|1740, Prince William County, Virginia
|March 12, 1790, Dumfries, Virginia
|Senator for Virginia
|March 4, 1789 – March 12, 1790
|Lieutenant Colonel, Continental Army
Admission is free on Feb. 22 for George Washington’s birthday. Admission tickets will be distributed on-site upon arrival.
The life of William Grayson, an honored statesman, lawyer, and soldier, is tied closely to both the birth of the United States and the ascension of George Washington to the nation’s highest office. Born in 1740 in what is now Woodbridge, Virginia, Grayson was the son of Benjamin and Susannah Grayson.1 Like most revolutionary leaders, his early life included a good education. He enrolled, but did not graduate from, the University of Pennsylvania (class of 1760)2, and would later complete his law degree at Oxford, with additional studies in Latin, Greek, and English history.3
Grayson spent his early career practicing law. However, upon the breakout of the American Revolution, Grayson enlisted in the Continental Army, along with his brother Spence (an Anglican priest). He would quickly rise to the position of aide-de-camp to General George Washington. His greatest success came in Philadelphia, the home of his early education. Under the guidance of General Washington, his volunteer regiment helped the rebels regain Philadelphia after General Howe’s siege of the city in 1777-1778.4 In 1778, at the conclusion of this successful defense, he accepted a position on a board concerning prisoner treatment and conditions, and in 1779, he was appointed to serve on the Congressional Board of War. In 1781, he resigned his post, retiring to Dumfries, Virginia to resume his law practice.
The correspondence between Grayson and Washington, and its importance to the Philadelphia Campaign, cannot be understated. Grayson, despite his respect for Washington, was not afraid to advocate for his troops. During a recruiting campaign, on April 1, 1777, one where delays caused by postmasters had significantly slowed progress Grayson wrote to Washington that, “In my opinion, it is of the utmost importance, that the letters directed to you, should proceed without delay or interruption to Head Quarters; & therefore I should conceive, the sooner a stop is put to the practice of intercepting your letters the better; if the Post masters oath here added to Col. Powell’s & mine, will be of any service in convicting any of the Post masters, they can be had immediately.”5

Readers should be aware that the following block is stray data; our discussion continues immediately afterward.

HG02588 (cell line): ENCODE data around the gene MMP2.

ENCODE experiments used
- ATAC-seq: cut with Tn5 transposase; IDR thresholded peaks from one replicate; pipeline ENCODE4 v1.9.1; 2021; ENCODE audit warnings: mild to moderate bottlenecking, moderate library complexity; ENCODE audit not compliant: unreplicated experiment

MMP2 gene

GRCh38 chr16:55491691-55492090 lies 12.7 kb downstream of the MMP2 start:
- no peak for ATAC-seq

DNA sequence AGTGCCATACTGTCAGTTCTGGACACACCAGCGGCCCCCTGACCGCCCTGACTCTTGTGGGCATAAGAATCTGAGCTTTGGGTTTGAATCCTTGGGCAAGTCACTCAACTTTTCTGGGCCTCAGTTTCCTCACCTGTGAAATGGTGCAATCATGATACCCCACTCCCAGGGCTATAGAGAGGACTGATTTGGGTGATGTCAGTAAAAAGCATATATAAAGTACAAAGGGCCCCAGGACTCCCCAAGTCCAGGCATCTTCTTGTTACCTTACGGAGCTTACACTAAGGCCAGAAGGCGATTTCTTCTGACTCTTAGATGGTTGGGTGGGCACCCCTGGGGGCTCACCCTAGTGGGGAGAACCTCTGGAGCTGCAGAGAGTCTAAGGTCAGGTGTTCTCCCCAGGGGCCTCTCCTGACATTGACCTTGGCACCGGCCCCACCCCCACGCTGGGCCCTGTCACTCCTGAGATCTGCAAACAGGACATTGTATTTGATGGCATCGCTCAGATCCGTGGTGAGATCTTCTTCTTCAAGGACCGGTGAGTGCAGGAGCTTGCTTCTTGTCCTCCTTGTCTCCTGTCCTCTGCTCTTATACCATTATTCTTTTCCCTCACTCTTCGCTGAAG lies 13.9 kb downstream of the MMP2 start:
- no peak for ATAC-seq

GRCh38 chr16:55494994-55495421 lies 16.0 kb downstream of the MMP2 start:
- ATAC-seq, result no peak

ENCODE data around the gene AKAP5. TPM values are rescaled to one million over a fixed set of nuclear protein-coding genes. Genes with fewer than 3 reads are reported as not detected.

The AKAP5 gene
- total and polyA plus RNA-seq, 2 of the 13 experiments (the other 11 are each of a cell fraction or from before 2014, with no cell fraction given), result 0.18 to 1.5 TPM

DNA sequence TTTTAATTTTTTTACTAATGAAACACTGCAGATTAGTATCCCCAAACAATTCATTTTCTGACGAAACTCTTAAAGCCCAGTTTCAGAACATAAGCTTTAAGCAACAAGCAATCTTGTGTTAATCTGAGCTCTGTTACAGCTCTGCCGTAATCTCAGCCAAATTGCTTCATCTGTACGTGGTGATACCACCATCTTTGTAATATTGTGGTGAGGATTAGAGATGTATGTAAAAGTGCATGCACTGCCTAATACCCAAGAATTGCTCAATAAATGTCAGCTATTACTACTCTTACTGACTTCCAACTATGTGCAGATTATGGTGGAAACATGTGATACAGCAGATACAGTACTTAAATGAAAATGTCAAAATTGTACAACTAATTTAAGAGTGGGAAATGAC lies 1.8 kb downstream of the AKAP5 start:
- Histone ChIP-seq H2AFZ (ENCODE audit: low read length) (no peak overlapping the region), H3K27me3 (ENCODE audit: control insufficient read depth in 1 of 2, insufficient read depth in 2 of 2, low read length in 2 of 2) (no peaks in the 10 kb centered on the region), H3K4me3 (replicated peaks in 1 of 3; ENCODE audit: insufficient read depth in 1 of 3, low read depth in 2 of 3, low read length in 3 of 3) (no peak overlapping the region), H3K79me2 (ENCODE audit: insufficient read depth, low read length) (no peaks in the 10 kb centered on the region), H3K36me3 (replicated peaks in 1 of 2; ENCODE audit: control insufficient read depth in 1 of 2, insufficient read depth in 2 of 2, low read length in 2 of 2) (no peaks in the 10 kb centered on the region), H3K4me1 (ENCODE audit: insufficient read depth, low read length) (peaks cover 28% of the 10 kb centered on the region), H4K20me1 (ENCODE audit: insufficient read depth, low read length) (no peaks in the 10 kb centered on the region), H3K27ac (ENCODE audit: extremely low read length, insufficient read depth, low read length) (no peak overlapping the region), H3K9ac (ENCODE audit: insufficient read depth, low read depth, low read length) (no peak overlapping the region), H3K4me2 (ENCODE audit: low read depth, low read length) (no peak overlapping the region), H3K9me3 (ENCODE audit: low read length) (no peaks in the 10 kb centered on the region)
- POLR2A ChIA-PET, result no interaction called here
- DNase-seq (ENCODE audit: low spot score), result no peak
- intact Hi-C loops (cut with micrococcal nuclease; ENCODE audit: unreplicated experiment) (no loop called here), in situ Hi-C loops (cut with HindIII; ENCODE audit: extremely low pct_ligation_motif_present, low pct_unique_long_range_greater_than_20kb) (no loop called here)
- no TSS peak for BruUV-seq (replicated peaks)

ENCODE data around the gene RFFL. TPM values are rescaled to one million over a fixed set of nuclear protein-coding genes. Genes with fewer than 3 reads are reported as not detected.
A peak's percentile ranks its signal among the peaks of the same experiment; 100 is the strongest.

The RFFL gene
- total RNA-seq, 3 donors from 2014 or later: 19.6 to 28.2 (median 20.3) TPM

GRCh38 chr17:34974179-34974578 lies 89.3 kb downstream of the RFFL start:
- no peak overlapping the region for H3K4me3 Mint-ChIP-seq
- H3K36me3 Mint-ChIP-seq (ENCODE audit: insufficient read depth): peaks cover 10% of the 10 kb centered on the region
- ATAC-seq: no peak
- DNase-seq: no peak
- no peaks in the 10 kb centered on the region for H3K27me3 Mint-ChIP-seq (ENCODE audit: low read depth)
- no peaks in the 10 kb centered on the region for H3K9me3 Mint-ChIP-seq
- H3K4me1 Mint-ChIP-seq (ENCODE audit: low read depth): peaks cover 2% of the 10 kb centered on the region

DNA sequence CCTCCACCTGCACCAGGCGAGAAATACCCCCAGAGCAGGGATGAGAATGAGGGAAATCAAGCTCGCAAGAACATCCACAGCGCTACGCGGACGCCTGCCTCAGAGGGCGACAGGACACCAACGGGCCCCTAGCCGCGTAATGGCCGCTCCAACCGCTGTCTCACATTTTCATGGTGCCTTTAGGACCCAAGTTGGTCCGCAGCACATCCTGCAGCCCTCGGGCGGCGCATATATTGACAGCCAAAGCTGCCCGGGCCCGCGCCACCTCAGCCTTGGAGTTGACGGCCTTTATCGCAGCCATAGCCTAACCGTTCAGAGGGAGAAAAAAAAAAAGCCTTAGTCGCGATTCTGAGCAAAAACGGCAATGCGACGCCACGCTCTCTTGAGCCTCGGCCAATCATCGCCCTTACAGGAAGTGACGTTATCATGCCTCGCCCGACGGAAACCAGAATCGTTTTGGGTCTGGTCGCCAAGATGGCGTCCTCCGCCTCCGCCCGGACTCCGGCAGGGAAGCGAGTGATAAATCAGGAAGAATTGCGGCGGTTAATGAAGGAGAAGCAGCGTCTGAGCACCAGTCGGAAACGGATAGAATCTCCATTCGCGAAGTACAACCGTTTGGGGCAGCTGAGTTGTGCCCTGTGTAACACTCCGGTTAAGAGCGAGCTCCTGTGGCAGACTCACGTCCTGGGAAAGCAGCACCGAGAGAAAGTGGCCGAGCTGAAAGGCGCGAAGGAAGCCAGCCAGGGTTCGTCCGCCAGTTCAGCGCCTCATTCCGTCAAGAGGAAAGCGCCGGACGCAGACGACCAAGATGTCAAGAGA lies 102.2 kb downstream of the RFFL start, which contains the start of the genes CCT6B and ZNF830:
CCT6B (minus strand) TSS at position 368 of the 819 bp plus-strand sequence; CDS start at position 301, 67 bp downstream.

Matters of expedient communication, however, were not Gray’s only concerns. The health and well-being of his charges, in an era where life expectancy was low, and methods for treating disease and injuries still primitive at best, often was a source of Grayson’s musings. On a letter dated a week later, Grayson informed the general of the chance to purchase much needed medical supplies, stating: “Since the date of my last, Dr Alexander has applied to me, to know, whether I would purchase his medicines; He has assured me, the principal part of them, have been imported within these two years; the assortment consists in general of useful medicines, & with the assistance of a proper proportion of bark, would answer extremely well for a regiment; I have prevail’d upon him, not to dispose of them, till I hear from you.”6